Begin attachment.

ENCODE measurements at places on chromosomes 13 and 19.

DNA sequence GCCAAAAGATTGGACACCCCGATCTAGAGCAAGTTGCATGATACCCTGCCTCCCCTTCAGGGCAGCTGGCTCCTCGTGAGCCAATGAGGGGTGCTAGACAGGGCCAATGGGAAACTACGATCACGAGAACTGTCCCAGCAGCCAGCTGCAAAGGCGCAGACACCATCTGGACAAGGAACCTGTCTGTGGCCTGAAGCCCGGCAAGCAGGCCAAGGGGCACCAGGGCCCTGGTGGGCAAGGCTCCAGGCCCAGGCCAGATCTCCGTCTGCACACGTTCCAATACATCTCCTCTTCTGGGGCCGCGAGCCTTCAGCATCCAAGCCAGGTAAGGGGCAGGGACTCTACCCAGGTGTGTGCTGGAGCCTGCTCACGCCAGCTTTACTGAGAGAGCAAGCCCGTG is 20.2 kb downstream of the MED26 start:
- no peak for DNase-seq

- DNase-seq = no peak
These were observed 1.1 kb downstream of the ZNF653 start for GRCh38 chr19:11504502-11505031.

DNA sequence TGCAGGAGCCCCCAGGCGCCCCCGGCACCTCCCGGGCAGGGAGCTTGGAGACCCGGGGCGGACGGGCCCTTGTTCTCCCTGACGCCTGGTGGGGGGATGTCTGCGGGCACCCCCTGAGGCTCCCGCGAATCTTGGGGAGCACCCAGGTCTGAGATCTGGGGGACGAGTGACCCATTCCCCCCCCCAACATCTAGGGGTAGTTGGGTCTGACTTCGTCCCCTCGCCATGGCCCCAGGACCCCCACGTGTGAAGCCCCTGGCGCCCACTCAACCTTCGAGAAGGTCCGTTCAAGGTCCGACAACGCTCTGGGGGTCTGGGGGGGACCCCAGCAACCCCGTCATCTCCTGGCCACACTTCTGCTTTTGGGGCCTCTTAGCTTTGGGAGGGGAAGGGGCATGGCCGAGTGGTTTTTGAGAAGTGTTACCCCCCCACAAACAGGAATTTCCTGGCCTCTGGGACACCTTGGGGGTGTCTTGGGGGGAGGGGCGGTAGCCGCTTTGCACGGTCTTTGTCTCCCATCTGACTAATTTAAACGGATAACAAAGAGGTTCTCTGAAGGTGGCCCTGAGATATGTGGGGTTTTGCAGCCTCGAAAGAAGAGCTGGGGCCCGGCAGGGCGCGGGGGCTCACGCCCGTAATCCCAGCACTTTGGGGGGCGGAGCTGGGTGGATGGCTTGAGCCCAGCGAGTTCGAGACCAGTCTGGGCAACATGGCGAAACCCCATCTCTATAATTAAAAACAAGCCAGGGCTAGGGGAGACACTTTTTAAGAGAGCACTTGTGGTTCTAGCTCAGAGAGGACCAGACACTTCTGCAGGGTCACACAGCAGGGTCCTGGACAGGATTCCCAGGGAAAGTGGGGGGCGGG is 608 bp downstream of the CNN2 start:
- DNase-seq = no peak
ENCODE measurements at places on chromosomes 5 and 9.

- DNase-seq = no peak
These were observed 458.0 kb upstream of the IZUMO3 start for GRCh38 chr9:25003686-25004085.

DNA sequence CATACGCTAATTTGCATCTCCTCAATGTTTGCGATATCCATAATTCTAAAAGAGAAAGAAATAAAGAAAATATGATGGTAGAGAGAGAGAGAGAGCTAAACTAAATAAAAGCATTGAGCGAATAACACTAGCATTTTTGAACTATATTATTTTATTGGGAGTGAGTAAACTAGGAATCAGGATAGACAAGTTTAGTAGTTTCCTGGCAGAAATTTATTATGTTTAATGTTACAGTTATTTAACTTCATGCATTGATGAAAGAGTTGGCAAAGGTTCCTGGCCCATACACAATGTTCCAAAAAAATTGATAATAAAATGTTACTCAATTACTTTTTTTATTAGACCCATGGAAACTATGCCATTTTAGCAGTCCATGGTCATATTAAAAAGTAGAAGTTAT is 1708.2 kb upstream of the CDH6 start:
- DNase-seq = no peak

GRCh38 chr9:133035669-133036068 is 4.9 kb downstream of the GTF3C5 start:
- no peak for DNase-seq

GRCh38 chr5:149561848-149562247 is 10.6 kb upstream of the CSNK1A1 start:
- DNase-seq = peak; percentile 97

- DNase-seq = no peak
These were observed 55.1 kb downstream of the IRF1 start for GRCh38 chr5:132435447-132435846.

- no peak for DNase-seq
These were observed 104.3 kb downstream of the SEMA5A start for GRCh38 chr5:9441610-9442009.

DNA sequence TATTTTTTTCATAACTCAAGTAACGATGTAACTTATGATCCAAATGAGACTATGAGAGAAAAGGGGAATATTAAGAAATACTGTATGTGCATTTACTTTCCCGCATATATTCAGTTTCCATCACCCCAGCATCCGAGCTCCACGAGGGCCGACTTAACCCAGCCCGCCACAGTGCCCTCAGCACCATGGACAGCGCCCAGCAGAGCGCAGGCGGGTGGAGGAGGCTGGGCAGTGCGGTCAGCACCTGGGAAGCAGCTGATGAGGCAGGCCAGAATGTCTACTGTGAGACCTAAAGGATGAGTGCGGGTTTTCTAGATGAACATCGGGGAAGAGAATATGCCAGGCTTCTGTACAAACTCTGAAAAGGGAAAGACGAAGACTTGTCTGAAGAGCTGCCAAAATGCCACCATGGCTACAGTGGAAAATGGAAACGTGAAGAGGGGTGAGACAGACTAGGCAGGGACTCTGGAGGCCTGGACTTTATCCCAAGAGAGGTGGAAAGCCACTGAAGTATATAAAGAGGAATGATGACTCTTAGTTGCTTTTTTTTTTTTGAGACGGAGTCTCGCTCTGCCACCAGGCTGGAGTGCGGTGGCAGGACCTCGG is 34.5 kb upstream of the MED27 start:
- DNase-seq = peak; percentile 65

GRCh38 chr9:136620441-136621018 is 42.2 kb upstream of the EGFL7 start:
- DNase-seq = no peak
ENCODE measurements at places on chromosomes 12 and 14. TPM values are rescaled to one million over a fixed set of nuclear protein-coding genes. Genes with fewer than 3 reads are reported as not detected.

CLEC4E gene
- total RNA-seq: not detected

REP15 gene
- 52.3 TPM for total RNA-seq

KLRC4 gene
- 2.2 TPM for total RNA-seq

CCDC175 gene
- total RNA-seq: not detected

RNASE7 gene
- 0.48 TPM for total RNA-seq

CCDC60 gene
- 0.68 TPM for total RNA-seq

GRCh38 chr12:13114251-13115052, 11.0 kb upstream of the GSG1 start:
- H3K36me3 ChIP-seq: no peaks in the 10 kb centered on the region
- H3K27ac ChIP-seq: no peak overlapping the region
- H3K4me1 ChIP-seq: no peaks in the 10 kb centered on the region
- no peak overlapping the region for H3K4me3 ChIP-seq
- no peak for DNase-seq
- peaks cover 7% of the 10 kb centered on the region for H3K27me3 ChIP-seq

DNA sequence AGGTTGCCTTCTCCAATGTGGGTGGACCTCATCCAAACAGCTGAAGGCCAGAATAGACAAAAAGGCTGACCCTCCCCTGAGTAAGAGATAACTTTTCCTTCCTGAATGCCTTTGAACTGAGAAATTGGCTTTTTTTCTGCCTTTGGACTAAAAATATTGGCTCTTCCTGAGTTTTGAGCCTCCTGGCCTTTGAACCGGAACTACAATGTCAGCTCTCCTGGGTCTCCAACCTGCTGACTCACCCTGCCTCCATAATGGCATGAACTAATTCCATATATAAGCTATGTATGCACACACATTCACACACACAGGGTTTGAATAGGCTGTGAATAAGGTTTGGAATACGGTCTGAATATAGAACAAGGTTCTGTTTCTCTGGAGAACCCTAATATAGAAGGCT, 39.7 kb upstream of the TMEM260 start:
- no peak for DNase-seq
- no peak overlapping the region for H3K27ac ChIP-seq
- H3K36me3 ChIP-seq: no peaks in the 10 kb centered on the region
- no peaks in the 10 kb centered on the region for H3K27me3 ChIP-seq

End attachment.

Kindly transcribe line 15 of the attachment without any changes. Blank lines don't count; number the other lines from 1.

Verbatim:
GRCh38 chr5:149561848-149562247 is 10.6 kb upstream of the CSNK1A1 start: